Jerry Flannery went all the way from Galway to Grand Slam hero as he became Ireland’s first-choice hooker during a stellar career and now he is backing another Connacht product to do the same.
Dave Heffernan might be at the start of his Test career, but the man in whose footsteps he hopes to follow has seen enough in the 29-year-old back-row convert to be convinced he can slot seamlessly into the famous No 2 shirt previously owned by Rory Best. The 29-year-old Heffernan was forced to wait in the wings while Best went on to win 124 caps over a 14-year period.
Best’s are big shoes to fill, just as there were for Flannery in 2006 when he took over from back-to-back British & Irish Lions Keith Wood and Shane Byrne.
“The hooker slot in the Irish national team is wide open. I think Rob Herring did a reasonable job when he came in, but there are a few other lads around,” said Flannery.
“When Ronan Kelleher gets more experience under his belt at Leinster he’ll be in the mix. Sean Cronin is obviously still there and thereabouts and Heffernan is a good player.
“He plays bigger than he actually is as a converted back-row forward. His fundamentals are pretty decent, but it will come down to form in the end.
“I don’t think there is anyone who has got a particular skillset that marks them out ahead of anyone else, but Heffernan is ready to contribute at that level.
“Ireland are in a period of transition anyway after the departure of Joe Schmidt so someone will have to step in and own the jersey. They will have to define what makes them undroppable and show to Andy Farrell they have the required levels of energy and aggression.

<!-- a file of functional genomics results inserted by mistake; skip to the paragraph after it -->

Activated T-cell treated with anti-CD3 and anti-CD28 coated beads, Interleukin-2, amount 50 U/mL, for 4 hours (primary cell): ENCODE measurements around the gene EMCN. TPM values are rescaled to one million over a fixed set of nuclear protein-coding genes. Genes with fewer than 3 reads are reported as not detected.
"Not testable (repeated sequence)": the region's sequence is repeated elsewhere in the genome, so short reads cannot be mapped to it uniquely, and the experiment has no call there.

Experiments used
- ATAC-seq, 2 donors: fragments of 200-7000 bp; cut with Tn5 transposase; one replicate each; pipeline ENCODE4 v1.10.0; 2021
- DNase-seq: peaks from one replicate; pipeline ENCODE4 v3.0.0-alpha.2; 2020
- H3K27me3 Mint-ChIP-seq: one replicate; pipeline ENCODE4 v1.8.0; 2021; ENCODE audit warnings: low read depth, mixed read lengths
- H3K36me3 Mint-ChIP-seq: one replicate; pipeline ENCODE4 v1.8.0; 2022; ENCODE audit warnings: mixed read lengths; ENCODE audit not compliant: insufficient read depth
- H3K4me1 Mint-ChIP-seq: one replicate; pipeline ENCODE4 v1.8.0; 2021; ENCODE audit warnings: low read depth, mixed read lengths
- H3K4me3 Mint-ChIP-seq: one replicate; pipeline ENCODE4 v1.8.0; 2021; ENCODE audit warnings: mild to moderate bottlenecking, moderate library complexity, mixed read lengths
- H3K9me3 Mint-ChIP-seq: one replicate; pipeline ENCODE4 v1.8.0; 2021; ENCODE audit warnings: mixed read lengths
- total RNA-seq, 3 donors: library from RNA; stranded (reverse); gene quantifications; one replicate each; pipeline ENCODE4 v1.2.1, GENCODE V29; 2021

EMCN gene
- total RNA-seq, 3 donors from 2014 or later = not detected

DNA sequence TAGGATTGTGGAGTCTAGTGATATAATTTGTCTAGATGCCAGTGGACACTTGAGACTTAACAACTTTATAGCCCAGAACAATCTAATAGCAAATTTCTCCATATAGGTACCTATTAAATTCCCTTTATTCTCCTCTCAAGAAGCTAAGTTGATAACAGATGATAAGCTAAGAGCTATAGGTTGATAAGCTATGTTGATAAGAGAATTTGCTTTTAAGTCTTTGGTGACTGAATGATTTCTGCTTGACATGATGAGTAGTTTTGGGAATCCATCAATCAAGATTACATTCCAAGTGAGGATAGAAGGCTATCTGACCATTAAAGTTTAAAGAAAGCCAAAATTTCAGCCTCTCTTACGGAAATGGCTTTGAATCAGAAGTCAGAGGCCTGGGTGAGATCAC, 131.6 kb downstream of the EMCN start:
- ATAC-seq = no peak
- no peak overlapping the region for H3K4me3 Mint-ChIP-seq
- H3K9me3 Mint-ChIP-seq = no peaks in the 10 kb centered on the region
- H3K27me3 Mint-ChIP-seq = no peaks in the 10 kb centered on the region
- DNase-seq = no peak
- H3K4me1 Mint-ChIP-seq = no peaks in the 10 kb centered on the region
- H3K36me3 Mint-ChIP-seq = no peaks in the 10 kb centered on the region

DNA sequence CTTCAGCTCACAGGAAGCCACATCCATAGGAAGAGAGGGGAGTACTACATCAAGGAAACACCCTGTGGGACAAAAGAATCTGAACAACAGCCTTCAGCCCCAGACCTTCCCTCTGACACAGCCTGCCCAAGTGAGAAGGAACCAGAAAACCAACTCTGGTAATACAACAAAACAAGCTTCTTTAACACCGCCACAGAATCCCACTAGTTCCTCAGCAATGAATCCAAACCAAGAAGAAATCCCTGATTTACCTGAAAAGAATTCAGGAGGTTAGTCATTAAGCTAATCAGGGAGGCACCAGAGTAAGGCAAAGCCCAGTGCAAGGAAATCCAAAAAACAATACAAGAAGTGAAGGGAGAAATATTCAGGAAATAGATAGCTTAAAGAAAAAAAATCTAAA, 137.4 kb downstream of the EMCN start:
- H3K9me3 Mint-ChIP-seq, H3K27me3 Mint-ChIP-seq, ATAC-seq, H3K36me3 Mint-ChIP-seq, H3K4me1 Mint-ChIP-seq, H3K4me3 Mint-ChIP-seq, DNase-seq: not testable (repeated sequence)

“You can’t replace the huge amount of experience Rory brought to the Irish team. That can only come over a period of time.”
Flannery is an interested on-looker of the Irish rugby scene right now having recently taken-up a post as lineout coach at English Premiership club Harlequins.
He has joined a back-room team that boasts former England defence coach Paul Gustard as head honcho, ex Wales and Lions prop Adam Jones, rugby league legend Sean Long, and ex-All Blacks out-half Nick Evans. It is not the first time Flannery — who won two Heineken Cups with Munster — has headed to London to ply his trade. He spent a period at Arsenal working as a strength and conditioning coach with the Premier League giants before returning to Limerick.
“I really enjoyed my time at Arsenal and I learned a lot there. It made me realise just how much I love rugby,” he added.
“I learned football pays better than rugby, but there are things that come with that. Because of the financial implications of long-term contracts in football it means you aren’t always going to get players being as driven. As a result, you may not get the same level of accountability around performance that you would find in rugby where all the players and coaches are on short-term contracts. Nobody is going to be financially secure from a good rugby career.
“Everyone has to work that little bit harder and is a bit more grounded because there isn’t as much money in the game. Because of the size of the transfer deals in football a lot of players get paid on potential when they are very young and that can be a bit of a poisoned chalice.
“So far at Harlequins I’ve found a group of players that are really driven.”
Quins have got nine games left to play in the regular Premiership season and are in seventh place, seven points off the play-off places. It’s all to play for when the action re-starts at The Twickenham Stoop on August 14 with high-flying Sale Sharks the visitors.